Having sacrificed all my Studies my Travels, Time, Labor and Fortune in such philanthropic Services, I hope to be enabled, to acquit myself of such a Trust, to the Satisfaction of my Superiors, and to the no small Emolument of the Public. Nor would I accept of any Compensation, if my Fortune was such, that I could afford the unavoidable Expences attending it. Whatever Power it shall please my Employers to trust me with, shall be faithfully, prudently & frugally applied & accounted for. Happy, if to the very last of my laborious Career, I can, anyways, second Your Excellency’s patriotic Labors, & manifest the profound Veneration & zealous Attachment with which I glory to profess myself Sir! Your Excellency’s Most devoted & obedt humble Servant:

Rodh Vall-travers.

ALS, DLC:GW; ALS (duplicate), DLC:GW; copy, DNA: RG 59, Miscellaneous Letters.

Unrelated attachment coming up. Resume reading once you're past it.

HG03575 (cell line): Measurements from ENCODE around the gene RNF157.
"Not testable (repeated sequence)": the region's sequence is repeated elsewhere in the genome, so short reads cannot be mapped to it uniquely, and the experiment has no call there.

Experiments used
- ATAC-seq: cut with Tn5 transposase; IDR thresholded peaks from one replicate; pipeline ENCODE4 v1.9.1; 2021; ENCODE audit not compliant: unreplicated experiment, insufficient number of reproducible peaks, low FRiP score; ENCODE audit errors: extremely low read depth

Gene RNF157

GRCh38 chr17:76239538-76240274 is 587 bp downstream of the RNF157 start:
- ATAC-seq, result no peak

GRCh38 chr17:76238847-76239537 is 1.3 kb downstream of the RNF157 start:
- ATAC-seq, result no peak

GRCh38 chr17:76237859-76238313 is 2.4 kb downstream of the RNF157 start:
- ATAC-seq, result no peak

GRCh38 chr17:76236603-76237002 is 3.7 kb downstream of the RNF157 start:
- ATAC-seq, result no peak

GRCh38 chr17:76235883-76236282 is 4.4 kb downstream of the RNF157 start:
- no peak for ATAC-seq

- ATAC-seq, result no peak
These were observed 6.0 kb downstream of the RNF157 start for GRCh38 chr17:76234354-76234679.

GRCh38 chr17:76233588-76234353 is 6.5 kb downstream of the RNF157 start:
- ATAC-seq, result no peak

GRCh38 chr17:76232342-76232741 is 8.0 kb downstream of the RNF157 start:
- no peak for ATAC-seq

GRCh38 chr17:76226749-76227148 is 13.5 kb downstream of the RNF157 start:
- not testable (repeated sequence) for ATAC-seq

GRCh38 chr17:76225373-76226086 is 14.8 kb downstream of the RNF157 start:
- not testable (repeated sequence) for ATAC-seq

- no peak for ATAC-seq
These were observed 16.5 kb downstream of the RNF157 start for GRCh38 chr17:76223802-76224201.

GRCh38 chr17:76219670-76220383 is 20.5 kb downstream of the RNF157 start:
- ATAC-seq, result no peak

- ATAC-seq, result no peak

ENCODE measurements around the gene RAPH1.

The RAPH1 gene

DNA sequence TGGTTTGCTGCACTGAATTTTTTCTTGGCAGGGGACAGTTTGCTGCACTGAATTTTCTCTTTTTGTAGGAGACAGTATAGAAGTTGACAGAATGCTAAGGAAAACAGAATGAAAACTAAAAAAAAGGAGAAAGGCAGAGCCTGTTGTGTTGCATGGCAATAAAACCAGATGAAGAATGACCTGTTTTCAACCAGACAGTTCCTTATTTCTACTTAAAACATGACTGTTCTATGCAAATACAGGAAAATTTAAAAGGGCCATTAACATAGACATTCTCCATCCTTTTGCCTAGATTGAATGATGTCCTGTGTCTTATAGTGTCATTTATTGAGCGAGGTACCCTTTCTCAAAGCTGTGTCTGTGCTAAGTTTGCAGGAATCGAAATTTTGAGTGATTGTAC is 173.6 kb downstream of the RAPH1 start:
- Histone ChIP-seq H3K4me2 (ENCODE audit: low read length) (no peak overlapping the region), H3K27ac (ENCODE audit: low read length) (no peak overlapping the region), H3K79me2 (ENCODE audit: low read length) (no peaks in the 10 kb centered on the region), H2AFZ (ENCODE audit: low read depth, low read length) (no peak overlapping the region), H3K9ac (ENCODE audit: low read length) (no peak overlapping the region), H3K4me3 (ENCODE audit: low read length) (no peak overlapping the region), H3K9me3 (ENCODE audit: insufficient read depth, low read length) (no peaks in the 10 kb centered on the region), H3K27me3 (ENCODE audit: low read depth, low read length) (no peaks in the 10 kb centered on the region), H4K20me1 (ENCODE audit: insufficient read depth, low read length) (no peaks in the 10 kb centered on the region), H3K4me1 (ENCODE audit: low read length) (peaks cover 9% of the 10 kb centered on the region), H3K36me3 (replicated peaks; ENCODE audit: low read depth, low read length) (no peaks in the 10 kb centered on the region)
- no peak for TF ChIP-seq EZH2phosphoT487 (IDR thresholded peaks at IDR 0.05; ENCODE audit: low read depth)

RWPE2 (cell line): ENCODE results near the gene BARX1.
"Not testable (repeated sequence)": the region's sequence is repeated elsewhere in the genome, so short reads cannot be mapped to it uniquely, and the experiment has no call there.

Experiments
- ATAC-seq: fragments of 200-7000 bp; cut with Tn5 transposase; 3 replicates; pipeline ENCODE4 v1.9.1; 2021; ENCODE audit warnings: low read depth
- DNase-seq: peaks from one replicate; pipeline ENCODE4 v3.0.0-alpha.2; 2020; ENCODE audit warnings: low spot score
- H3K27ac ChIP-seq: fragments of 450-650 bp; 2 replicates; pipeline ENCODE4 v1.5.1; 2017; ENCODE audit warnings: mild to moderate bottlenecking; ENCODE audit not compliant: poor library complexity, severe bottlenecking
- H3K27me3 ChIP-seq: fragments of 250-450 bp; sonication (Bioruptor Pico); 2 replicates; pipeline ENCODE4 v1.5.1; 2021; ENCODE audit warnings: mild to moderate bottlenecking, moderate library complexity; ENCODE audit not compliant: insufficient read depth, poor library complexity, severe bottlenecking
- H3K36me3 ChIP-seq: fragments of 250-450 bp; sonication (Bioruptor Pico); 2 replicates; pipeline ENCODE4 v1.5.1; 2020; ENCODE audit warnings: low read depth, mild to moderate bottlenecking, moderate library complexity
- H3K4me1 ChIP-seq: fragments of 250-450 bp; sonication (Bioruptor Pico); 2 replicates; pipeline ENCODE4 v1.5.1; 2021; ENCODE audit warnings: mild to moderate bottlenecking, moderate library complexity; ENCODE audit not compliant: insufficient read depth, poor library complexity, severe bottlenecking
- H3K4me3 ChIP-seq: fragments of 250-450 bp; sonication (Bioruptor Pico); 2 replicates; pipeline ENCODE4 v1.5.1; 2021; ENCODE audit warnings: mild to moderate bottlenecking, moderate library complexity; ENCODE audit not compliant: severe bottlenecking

Rodolph Vall-travers (1723–c.1815), a native of Berne, Switzerland, was a writer and occasional diplomat of varied interests. He moved to England in 1750 and became a British subject in 1757. For a brief period he was connected with the legations of Bavaria and the Palatinate in London. After 1777 he seems to have lived mostly on the Continent. Vall-travers corresponded with a number of contemporary intellectuals, including Linnaeus, Rousseau, Franklin, Adams, and Jefferson. Although his own scholarly work was slight, he was elected to the Royal Society, the Linnaen Society, and in 1792 to the American Philosophical Society (de Beer, “Rodolph Valltravers” description begins G. de Beer. “Rodolph Valltravers, F.R.S.” Notes and Records of the Royal Society of London 4 (1946): 216–26. description ends ). An indefatigable correspondent, Vall-travers was constantly proposing schemes to aid the cause of America. Franklin found his letters and proposals so tiresome that he wrote: “having but a small Remnant left of Life, I cannot afford to attend to his endless Discourse and numerous long Letters, and visionary Projects. He wants to be employ’d in our Affairs, but he manages his own so badly that one can have but little Confidence in his Prudence” (Franklin to Jan Ingenhousz, 16 May 1783, Smyth, Writings of Benjamin Franklin, description begins Albert Henry Smyth, ed. The Writings of Benjamin Franklin. 10 vols. New York, 1905–7. description ends 9:41–46). GW referred Valltravers’s letter of this date to Jefferson, along with a previous letter from Valltravers to GW of 15 Nov. 1789 (not found) and subsequent letters from Vall-travers to GW of 1 Aug. 1791 and 30 Nov. 1791; Jefferson replied on GW’s behalf on 2 April 1792 (Jefferson Papers, description begins Julian P. Boyd et al., eds. The Papers of Thomas Jefferson. 40 vols. to date. Princeton, N.J., 1950—. description ends 23:366–67; see also Vall-travers to GW, 21 July 1791).